Liz Porter: It is something that I'm looking out at as we think about navigating the new world. Navigating this much more mix of hybrid. We've been very fortunate that we've been very open to people working from different locations and everything, but even more so of so much more of the workforce really reevaluating through COVID, how much time they want to spend in the office versus out of the office to really give them that opportunity for work-life balance. And I'm hoping that that will encourage more diversity and individuals wanting to be in the workforce as a leader, looking at the next generation of leaders. What's changed is trying to figure out how we identify that talent in an environment where you're not sitting there side by side and seeing someone's leadership qualities just under the surface and seeing someone who may be the next set of high potential employees because you're not having those same interactions. And so how do we capture that? How do you understand that person's potential without being with them in person? And how do we keep doing that so that we can identify and identify the next set of leaders? And I think that weighs on my mind a lot as we navigate this new world.
Shaunté Newby: So, what advice would you give someone pursuing a career in technology?
Liz Porter: Well, a piece of advice that I often give to individuals who are interested in pursuing a tech field is to not rush into a management role. A lot of times more junior employees are really excited about levelling up and becoming that leader, and you can be a leader but still stay in the technical realm and not quickly jump out of the technical side. I mentioned the fact that, at my stage it's more about the broad knowledge and the broad experiences that I've had. And I've had them in technical spaces. I would not have had them if I moved into purely management and had stepped out of being close enough to the technology or to the... Kind of the science or the technology in my case now.
Liz Porter: I think that's something that I've been talking about for a while because I watched individuals throughout... Been working for almost 30 years, and so in those 30 years, watching people that fizzled out in some ways because they rushed into thinking I'm ready to lead everything and not getting themselves the experiences that they needed. And those that took the time to get the experiences or were willing to step back and get the experience have really found themselves excelling. And so, it's something that I try to encourage people to do because you get a little bit tired of some of the day-to-day and some of the technology grind that you lose sight of it. You want to try something different, but keep it in the technology realm and don't lose that skill and that ability to learn too soon.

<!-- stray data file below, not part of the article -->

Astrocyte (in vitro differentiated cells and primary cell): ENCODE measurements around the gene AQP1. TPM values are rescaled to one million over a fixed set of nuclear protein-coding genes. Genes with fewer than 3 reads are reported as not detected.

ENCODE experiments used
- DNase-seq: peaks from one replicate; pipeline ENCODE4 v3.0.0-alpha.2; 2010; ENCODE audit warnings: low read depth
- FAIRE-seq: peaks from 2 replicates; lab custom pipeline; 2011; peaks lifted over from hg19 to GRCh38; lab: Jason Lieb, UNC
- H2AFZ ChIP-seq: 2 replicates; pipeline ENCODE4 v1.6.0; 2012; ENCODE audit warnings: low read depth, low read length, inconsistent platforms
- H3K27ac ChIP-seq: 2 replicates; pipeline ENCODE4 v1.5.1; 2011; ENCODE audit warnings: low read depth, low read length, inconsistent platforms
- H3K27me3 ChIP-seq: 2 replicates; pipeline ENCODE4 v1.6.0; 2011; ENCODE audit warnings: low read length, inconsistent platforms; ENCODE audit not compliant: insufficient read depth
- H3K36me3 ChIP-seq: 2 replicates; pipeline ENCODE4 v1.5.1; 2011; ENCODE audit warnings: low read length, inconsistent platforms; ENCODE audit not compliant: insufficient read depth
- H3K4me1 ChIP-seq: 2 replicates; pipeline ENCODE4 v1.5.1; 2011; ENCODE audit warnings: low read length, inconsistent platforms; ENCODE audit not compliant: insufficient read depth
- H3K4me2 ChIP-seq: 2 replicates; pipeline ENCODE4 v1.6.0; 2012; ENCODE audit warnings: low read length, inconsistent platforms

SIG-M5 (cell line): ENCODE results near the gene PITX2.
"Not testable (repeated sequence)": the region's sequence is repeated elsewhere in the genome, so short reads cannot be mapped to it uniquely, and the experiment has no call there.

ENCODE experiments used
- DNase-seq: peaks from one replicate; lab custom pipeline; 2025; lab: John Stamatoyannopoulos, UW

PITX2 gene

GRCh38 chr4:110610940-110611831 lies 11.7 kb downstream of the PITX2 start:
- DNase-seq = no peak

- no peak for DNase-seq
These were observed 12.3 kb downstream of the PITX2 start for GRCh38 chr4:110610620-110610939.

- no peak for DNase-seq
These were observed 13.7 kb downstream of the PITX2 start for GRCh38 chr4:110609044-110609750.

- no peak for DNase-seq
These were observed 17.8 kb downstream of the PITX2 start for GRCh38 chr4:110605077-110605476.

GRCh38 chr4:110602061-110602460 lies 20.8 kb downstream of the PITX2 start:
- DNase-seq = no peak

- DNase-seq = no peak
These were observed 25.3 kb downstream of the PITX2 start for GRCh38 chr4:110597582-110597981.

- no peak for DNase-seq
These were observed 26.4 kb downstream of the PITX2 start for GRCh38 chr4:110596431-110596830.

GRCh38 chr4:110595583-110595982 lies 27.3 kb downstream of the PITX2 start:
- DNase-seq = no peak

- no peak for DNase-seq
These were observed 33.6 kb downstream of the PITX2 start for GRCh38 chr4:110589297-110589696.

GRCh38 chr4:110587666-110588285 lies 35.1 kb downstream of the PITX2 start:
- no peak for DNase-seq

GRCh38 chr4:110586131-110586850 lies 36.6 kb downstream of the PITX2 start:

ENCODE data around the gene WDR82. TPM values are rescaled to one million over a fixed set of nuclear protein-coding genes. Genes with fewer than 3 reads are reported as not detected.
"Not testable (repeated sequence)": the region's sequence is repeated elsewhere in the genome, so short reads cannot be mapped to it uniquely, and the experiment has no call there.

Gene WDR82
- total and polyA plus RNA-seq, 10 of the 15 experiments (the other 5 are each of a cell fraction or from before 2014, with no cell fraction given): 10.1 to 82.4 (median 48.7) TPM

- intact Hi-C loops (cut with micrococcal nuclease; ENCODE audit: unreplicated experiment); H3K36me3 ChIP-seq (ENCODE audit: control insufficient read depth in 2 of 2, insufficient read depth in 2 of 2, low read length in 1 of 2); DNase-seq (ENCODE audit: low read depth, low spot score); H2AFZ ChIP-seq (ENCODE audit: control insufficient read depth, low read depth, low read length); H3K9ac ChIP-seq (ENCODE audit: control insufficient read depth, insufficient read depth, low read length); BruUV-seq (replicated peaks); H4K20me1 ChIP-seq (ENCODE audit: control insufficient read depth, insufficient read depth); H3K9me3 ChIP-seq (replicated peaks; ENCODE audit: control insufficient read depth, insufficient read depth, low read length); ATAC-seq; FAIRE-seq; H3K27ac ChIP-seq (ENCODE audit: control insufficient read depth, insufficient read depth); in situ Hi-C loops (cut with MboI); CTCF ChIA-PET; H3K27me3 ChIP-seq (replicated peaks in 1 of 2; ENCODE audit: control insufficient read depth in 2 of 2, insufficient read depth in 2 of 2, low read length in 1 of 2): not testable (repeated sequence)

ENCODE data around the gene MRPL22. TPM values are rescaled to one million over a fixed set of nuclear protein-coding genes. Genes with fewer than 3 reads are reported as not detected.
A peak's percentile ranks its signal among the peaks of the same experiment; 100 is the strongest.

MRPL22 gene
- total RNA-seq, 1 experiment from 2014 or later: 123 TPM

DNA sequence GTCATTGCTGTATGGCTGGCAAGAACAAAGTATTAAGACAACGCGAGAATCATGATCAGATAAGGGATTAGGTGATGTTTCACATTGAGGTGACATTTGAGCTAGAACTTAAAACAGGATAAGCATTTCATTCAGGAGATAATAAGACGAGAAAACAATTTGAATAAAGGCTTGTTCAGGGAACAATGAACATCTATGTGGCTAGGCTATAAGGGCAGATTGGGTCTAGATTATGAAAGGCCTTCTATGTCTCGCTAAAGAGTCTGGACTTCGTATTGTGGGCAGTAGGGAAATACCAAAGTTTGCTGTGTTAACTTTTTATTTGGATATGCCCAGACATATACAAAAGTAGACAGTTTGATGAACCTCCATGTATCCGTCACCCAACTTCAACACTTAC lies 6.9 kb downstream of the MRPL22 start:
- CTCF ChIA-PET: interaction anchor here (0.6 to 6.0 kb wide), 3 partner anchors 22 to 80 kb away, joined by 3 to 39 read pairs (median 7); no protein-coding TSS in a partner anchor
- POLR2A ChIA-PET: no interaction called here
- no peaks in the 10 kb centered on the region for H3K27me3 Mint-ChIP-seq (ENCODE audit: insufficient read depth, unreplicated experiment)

Shaunté Newby: What about you, Kristin? What kind of advice would you give?
Kristin Gowers: I think Liz gave really good advice there. I also think it's diversify your experiences and not be afraid to take a step back to learn something completely new that's going to give you a broader skill set that will one day absolutely pay off. Maybe trying another program that's outside of ones that you've tried before or just something entirely different. And I think being confident to step back and diversify sort of that experience really is only going to pay off in dividends in the long run. And I think that's tough for people sometimes to maybe take what feels like a step back in your career, but I don't think a career is ever going to be a perfect ladder. It's more of that jungle gym theory. And I think that's going to show you maybe technology you've never been exposed to. It's also going to create a new network of individuals that you may be able to reach out to help answer those questions at some point down the road. So I think it's really diversifying your experiences wherever you can, even if that doesn't mean you get a new fancy title, but you're broadening yourself.
Shaunté Newby: That was Liz Porter, President of the Leidos Health Group and Kristin Gowers, Chief of Staff for the Leidos Health Group. If you want to learn more about Leidos' approach to diversity, check out leidos.com/diversity. Thanks again for joining this episode of Mindset, a podcast by Leidos. If you like this and want to learn even more about the incredible tech sector work going on to push humanity forward, make sure you subscribe to the show. New episodes will be live every two weeks. Also, feel free to rate and review. We're always excited to hear your thoughts on the show. My name is Shaunté Newby. I'll talk to you next time.